ADHD and Hypersensitivity

ADHD and Hypersensitivity

People with ADHD are often characterized as being overly sensitive.

In fact, a high proportion of individuals with ADHD experience hypersensitivity. If you have ADHD, you may be aware that you have strong emotional reactions to things that other people seem to take little notice of. These strong, over-the-top emotions can occur in both positive and negative situations. You may feel physically hypersensitive to all sorts of stimuli, including:

  • Loud and sudden noises
  • Bright lights
  • Too many people in a relatively small space (e.g. an elevator)
  • Intense odors
  • Itchy or tight fabrics

But this has a neurobiological basis. The ADHD brain may have a hard time filtering out extraneous information. Instead, it processes everything, soaking up even minor environmental stimuli like a sponge. Thus it takes less stimulation to become overloaded. This can lead to a sense of “stimulus overwhelm” and the strong emotions that accompany it.

The Symptoms of Hypersensitivity

The symptoms of hypersensitivity can be both emotional and physical, including:

  • Emotional outbursts
  • Mood fluctuations
  • Low threshold for frustration
  • Eczema
  • Asthma
  • Allergies

Tips for Managing Hypersensitivity

Here are some recommendations to help you cope with your hypersensitivity.

  • Respect your sensitivity – Don’t make yourself do things that you know will be difficult. To the degree possible, choose situations that suit your temperament. Give yourself more time to process the events of the day. Before you overload yourself by going out in the evening, take a few minutes to consider if you can handle more stimulation or you’ve reached your limit for the day.
  • Pause and reflect – When you feel yourself reacting strongly in a situation, pause for reflection and take some deep breaths to calm down. Analyze the situation and re-evaluate it rather than just reacting to it.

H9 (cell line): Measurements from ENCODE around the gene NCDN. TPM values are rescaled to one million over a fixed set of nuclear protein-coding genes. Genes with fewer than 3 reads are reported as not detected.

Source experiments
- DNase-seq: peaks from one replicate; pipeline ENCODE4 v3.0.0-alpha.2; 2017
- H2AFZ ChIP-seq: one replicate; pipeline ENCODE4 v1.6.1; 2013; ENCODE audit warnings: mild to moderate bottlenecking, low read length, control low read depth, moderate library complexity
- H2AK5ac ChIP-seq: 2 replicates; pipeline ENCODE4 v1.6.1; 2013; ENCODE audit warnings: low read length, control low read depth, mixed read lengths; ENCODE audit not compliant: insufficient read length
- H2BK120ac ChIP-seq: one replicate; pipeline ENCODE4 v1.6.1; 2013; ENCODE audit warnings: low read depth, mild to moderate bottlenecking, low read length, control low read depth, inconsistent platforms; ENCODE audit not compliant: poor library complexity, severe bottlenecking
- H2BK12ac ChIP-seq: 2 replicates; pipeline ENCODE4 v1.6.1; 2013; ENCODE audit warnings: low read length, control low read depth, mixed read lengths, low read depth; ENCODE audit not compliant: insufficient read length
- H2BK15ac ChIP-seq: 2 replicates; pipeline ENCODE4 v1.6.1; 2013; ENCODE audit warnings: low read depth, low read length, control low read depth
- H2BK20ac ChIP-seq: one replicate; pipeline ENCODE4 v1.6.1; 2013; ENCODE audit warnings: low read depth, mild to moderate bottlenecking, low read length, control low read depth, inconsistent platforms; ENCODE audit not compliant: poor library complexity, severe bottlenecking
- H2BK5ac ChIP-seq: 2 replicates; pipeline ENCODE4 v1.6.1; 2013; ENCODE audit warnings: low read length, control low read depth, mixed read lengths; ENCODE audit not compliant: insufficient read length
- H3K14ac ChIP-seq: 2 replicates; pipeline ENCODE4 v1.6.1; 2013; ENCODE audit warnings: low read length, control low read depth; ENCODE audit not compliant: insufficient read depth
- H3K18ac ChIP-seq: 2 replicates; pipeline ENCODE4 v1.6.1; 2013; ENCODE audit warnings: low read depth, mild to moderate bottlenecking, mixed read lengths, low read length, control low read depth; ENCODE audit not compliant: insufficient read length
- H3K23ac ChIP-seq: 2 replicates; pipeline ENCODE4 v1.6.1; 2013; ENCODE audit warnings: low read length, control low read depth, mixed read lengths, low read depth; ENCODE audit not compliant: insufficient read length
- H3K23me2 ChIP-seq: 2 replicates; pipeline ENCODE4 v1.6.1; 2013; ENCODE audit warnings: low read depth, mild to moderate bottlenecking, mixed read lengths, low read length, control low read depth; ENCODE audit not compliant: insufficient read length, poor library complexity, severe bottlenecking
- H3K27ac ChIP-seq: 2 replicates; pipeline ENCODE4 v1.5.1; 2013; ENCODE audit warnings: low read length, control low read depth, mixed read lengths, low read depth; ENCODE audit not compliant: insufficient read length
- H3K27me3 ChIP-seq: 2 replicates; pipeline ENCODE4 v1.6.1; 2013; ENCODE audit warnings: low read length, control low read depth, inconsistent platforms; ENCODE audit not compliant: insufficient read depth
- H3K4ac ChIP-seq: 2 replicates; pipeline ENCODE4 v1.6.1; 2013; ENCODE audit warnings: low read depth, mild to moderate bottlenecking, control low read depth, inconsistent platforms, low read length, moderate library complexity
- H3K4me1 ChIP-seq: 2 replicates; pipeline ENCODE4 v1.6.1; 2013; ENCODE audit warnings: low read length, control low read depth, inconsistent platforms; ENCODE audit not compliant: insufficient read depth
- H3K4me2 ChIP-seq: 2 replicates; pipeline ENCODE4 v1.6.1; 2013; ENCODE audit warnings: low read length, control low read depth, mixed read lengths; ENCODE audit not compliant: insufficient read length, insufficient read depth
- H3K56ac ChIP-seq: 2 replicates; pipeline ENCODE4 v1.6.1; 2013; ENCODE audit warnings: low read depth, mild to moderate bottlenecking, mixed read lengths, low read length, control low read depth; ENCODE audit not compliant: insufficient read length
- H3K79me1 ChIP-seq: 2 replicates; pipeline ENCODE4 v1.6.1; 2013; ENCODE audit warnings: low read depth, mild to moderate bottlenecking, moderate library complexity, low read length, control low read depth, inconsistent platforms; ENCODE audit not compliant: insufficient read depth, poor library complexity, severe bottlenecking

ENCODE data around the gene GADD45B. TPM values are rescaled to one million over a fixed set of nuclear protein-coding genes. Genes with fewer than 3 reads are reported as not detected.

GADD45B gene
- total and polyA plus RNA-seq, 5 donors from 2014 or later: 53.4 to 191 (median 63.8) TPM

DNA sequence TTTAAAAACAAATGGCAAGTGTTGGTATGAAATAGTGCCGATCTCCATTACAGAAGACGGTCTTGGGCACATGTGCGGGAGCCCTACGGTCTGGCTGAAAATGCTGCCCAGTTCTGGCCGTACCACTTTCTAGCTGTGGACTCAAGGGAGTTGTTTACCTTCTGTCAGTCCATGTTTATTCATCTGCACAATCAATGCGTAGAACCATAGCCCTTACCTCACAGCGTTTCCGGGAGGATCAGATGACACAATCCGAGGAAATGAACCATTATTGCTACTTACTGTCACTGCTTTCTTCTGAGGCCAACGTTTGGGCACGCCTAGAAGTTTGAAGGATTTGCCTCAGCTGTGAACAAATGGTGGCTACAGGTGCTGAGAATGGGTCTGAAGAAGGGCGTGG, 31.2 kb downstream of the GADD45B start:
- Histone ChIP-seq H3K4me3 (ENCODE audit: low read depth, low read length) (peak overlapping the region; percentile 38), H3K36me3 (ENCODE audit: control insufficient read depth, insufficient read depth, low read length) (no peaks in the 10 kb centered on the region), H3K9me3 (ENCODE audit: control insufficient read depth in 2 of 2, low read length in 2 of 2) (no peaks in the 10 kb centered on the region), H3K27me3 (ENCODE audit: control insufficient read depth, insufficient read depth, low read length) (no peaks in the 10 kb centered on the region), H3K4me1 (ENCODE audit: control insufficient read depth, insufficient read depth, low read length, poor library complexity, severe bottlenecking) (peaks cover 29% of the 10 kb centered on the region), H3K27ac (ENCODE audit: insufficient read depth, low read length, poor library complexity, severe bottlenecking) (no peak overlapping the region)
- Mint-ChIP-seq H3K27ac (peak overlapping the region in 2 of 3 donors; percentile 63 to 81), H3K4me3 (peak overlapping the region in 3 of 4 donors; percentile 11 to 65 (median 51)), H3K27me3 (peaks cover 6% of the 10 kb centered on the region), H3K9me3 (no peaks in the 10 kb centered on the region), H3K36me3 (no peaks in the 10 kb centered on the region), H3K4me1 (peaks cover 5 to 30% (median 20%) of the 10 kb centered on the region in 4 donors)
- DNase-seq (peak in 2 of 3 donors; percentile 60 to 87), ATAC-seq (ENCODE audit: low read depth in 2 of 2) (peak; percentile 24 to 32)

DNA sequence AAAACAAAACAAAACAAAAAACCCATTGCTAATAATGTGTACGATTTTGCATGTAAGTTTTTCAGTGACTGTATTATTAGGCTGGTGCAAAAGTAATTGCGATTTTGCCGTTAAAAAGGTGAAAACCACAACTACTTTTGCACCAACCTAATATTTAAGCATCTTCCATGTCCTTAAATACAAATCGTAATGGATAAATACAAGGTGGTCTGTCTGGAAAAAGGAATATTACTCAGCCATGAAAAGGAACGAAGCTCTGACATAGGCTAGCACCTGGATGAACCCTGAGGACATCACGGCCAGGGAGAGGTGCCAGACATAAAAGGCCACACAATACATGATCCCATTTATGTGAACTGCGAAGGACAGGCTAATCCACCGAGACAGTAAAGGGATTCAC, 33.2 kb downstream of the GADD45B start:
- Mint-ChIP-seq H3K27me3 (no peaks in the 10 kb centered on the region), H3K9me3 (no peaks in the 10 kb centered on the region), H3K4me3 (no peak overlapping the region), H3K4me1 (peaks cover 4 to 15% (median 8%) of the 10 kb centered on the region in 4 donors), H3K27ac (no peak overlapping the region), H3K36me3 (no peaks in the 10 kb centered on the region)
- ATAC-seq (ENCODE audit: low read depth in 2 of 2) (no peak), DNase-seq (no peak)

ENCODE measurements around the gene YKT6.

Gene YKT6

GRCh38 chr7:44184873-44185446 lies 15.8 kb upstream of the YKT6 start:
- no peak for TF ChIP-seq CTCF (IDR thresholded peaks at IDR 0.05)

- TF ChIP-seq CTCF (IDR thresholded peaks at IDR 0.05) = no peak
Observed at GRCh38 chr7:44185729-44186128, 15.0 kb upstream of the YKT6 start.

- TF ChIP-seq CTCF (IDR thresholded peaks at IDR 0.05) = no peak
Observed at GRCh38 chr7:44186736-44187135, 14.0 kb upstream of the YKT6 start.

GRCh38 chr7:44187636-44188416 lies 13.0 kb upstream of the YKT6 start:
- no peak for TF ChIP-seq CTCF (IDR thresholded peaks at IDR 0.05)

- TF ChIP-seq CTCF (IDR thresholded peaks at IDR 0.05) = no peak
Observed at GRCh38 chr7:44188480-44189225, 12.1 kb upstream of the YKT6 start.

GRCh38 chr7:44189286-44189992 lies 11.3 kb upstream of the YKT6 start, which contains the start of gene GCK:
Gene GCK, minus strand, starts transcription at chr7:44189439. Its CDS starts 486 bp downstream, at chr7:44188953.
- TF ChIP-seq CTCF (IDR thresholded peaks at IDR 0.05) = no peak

• Screen it out – To avoid sensory overload and anxiety, always have earplugs and a headset with you to block out noise.
  • Avoid he crowds – If crowds and noise are problems, find venues that are quieter and less populated.
  • Reduce extraneous stimulation. Say ‘no’ nicely to things that have overwhelmed you in the past, that you don’t have to do or just don’t want to do. Identify your limits and implement them when you’re overwhelmed.
  • Make sure you’ve had enough sleep: Rest or take a nap before facing a situation that will be highly stimulating or after an intense one to regroup.
  • Practice relaxation techniques – Meditate or do some yoga to strengthen your ability to cope with day-to-day challenges by practicing feeling calm and learning how to recreate this sensation when you need it.
  • Work out – Build regular exercise into your life.
  • Take some vitamin “N” – Take some time to be in nature – e.g., a walk in a forests or a park. Research has shown this can have a beneficial and calming effect.

While hypersensitivity and heightened emotions can feel like a burden at times. Experimenting with various treatments, tips, and coping tools can help you manage your hypersensitivity and let you enjoy a better quality of life.



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